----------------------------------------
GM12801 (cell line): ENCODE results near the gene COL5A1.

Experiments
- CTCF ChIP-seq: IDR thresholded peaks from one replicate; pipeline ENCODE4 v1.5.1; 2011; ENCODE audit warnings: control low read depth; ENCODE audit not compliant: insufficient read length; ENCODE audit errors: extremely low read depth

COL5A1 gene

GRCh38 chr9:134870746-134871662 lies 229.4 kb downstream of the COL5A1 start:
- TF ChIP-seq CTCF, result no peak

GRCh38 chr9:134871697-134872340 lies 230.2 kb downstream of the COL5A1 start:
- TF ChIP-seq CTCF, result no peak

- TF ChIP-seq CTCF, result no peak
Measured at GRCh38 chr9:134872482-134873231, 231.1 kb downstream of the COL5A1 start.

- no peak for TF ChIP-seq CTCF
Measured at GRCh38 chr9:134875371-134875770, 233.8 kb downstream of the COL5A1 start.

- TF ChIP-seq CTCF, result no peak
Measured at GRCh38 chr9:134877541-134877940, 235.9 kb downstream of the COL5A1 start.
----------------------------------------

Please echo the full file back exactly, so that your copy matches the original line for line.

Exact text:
GM12801 (cell line): ENCODE results near the gene COL5A1.

Experiments
- CTCF ChIP-seq: IDR thresholded peaks from one replicate; pipeline ENCODE4 v1.5.1; 2011; ENCODE audit warnings: control low read depth; ENCODE audit not compliant: insufficient read length; ENCODE audit errors: extremely low read depth

COL5A1 gene

GRCh38 chr9:134870746-134871662 lies 229.4 kb downstream of the COL5A1 start:
- TF ChIP-seq CTCF, result no peak

GRCh38 chr9:134871697-134872340 lies 230.2 kb downstream of the COL5A1 start:
- TF ChIP-seq CTCF, result no peak

- TF ChIP-seq CTCF, result no peak
Measured at GRCh38 chr9:134872482-134873231, 231.1 kb downstream of the COL5A1 start.

- no peak for TF ChIP-seq CTCF
Measured at GRCh38 chr9:134875371-134875770, 233.8 kb downstream of the COL5A1 start.

- TF ChIP-seq CTCF, result no peak
Measured at GRCh38 chr9:134877541-134877940, 235.9 kb downstream of the COL5A1 start.